Space, place, and literary representations of the landscapes of California, 1880-1917

Sikand-Youngs, Nathaniel Rajinder (2020) Space, place, and literary representations of the landscapes of California, 1880-1917. MRes thesis, University of Nottingham.

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Space and place are foundational concepts in geography and the humanities more broadly, but usable, concrete definitions for them have yet to be pinned down. This dissertation begins by offering one such approach, where a place is the material result of the convergence of myriad spatial factors upon a particular geographical and temporal location, and space is the immaterial effect that a place becomes when it exceeds its locationality to affect another remote location and in so doing ceases to be a place. I then put these ideas to work by analysing the landscapes of three Californian novels: Jack London’s The Valley of the Moon (1913), Frank Norris’s The Octopus (1901, set in the early 1880s), and Mary Hunter Austin’s The Ford (1917). My dissertation argues that each novel adopts a distinct method of constructing geography, which enables them to articulate their respective politics – individualist white supremacy, naturalistic anti-corporatism, pro-industrial environmentalism – and to express their conceptions of the different Californian landscapes in which they are set.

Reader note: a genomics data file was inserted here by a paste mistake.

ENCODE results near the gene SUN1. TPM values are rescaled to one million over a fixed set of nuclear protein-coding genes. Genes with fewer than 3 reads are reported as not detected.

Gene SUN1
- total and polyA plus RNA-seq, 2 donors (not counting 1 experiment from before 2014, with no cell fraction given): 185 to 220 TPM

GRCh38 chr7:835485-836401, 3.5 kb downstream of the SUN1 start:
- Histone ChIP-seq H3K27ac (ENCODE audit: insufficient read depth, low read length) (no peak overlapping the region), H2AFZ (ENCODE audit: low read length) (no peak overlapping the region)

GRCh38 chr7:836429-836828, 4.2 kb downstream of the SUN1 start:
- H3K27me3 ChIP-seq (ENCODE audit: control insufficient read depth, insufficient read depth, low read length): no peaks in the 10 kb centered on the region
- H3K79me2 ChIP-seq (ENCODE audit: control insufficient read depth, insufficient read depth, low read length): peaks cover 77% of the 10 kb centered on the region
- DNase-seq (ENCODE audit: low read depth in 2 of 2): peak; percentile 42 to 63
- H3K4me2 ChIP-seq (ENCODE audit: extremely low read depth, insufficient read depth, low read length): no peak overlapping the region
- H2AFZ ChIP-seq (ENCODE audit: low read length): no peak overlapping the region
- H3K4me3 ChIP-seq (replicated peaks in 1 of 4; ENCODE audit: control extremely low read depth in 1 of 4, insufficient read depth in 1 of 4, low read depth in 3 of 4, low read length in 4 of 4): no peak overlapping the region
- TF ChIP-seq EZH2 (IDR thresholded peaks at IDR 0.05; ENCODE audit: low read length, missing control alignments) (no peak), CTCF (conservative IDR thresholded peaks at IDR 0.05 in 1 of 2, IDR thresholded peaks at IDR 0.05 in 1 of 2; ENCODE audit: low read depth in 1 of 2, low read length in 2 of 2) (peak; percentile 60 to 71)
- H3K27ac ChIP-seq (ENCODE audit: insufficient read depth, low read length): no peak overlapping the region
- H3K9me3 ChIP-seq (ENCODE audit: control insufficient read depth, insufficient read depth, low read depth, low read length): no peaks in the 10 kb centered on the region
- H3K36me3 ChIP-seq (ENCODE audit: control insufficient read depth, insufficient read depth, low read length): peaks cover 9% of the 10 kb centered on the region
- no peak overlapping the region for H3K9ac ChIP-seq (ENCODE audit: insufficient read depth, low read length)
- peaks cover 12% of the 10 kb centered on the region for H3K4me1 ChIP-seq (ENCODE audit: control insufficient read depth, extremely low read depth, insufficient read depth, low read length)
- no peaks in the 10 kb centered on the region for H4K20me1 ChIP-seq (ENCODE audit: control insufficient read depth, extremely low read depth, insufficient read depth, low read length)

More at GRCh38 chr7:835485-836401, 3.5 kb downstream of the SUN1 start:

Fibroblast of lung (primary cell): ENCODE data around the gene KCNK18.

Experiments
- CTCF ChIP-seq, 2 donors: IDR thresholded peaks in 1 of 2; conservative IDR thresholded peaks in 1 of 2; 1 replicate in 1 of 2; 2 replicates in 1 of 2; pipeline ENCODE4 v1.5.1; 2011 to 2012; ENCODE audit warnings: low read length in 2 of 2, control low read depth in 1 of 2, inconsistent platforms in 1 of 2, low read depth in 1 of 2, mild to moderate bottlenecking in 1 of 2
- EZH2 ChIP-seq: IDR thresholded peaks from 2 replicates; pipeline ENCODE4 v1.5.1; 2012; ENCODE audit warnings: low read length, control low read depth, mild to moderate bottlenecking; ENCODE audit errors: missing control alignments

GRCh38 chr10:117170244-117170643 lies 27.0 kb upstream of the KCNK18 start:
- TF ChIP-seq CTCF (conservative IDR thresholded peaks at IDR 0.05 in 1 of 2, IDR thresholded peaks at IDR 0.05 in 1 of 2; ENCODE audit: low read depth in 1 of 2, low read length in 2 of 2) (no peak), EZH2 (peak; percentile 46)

Item Type: Thesis (University of Nottingham only) (MRes)
Supervisors: Thompson, Graham
Pethers, Matthew
Keywords: California, Landscape, Space and place, Jack London, Mary Hunter Austin
Subjects: P Language and literature > PS American literature
Faculties/Schools: UK Campuses > Faculty of Arts > School of American and Canadian Studies
Item ID: 61068
Depositing User: Sikand-Youngs, Nathaniel
Date Deposited: 27 Nov 2020 09:41
Last Modified: 27 Nov 2020 09:45

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